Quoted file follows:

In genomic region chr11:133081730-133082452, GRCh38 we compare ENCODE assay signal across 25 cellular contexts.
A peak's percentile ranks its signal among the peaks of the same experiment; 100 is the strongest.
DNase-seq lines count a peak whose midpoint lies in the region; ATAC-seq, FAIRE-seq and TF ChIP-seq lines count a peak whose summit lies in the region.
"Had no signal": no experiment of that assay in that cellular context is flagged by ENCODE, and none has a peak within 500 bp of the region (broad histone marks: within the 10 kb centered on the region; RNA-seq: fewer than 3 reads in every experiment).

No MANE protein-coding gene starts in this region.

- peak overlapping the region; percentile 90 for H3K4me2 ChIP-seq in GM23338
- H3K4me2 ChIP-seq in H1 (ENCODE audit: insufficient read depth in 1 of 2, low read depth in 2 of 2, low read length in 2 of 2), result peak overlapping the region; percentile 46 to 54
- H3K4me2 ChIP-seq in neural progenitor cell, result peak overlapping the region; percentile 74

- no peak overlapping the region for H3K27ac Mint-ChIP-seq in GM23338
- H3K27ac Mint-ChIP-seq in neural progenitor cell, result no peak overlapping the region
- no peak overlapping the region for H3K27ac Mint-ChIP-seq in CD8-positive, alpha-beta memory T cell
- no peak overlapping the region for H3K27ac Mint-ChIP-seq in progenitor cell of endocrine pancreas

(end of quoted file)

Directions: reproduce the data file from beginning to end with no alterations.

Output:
In genomic region chr11:133081730-133082452, GRCh38 we compare ENCODE assay signal across 25 cellular contexts.
A peak's percentile ranks its signal among the peaks of the same experiment; 100 is the strongest.
DNase-seq lines count a peak whose midpoint lies in the region; ATAC-seq, FAIRE-seq and TF ChIP-seq lines count a peak whose summit lies in the region.
"Had no signal": no experiment of that assay in that cellular context is flagged by ENCODE, and none has a peak within 500 bp of the region (broad histone marks: within the 10 kb centered on the region; RNA-seq: fewer than 3 reads in every experiment).

No MANE protein-coding gene starts in this region.

- peak overlapping the region; percentile 90 for H3K4me2 ChIP-seq in GM23338
- H3K4me2 ChIP-seq in H1 (ENCODE audit: insufficient read depth in 1 of 2, low read depth in 2 of 2, low read length in 2 of 2), result peak overlapping the region; percentile 46 to 54
- H3K4me2 ChIP-seq in neural progenitor cell, result peak overlapping the region; percentile 74

- no peak overlapping the region for H3K27ac Mint-ChIP-seq in GM23338
- H3K27ac Mint-ChIP-seq in neural progenitor cell, result no peak overlapping the region
- no peak overlapping the region for H3K27ac Mint-ChIP-seq in CD8-positive, alpha-beta memory T cell
- no peak overlapping the region for H3K27ac Mint-ChIP-seq in progenitor cell of endocrine pancreas